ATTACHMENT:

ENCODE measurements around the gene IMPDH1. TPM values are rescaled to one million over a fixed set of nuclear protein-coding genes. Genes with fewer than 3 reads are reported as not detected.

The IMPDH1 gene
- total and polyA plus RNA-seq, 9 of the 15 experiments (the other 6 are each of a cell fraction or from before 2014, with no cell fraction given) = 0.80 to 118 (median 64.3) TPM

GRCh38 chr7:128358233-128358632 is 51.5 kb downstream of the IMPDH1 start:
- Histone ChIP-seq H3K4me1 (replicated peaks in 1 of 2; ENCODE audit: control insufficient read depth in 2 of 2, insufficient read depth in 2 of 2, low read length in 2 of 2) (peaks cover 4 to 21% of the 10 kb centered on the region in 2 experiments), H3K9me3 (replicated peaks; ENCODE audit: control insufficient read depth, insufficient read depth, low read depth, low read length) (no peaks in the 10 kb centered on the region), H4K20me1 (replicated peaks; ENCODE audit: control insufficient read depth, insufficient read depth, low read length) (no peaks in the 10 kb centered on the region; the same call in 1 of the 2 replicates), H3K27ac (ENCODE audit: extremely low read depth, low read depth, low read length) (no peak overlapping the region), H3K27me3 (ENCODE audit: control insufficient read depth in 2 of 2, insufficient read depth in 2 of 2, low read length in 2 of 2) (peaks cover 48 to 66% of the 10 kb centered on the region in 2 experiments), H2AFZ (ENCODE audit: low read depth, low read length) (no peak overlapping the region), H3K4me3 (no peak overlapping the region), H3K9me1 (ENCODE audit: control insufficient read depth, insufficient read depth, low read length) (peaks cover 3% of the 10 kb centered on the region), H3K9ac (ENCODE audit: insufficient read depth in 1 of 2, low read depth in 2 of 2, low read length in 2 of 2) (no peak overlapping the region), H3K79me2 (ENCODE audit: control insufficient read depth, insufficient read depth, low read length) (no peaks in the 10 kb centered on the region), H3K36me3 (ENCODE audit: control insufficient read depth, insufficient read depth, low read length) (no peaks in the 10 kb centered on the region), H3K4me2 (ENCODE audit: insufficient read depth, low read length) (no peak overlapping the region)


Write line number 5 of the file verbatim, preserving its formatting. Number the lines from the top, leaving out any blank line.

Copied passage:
- Histone ChIP-seq H3K4me1 (replicated peaks in 1 of 2; ENCODE audit: control insufficient read depth in 2 of 2, insufficient read depth in 2 of 2, low read length in 2 of 2) (peaks cover 4 to 21% of the 10 kb centered on the region in 2 experiments), H3K9me3 (replicated peaks; ENCODE audit: control insufficient read depth, insufficient read depth, low read depth, low read length) (no peaks in the 10 kb centered on the region), H4K20me1 (replicated peaks; ENCODE audit: control insufficient read depth, insufficient read depth, low read length) (no peaks in the 10 kb centered on the region; the same call in 1 of the 2 replicates), H3K27ac (ENCODE audit: extremely low read depth, low read depth, low read length) (no peak overlapping the region), H3K27me3 (ENCODE audit: control insufficient read depth in 2 of 2, insufficient read depth in 2 of 2, low read length in 2 of 2) (peaks cover 48 to 66% of the 10 kb centered on the region in 2 experiments), H2AFZ (ENCODE audit: low read depth, low read length) (no peak overlapping the region), H3K4me3 (no peak overlapping the region), H3K9me1 (ENCODE audit: control insufficient read depth, insufficient read depth, low read length) (peaks cover 3% of the 10 kb centered on the region), H3K9ac (ENCODE audit: insufficient read depth in 1 of 2, low read depth in 2 of 2, low read length in 2 of 2) (no peak overlapping the region), H3K79me2 (ENCODE audit: control insufficient read depth, insufficient read depth, low read length) (no peaks in the 10 kb centered on the region), H3K36me3 (ENCODE audit: control insufficient read depth, insufficient read depth, low read length) (no peaks in the 10 kb centered on the region), H3K4me2 (ENCODE audit: insufficient read depth, low read length) (no peak overlapping the region)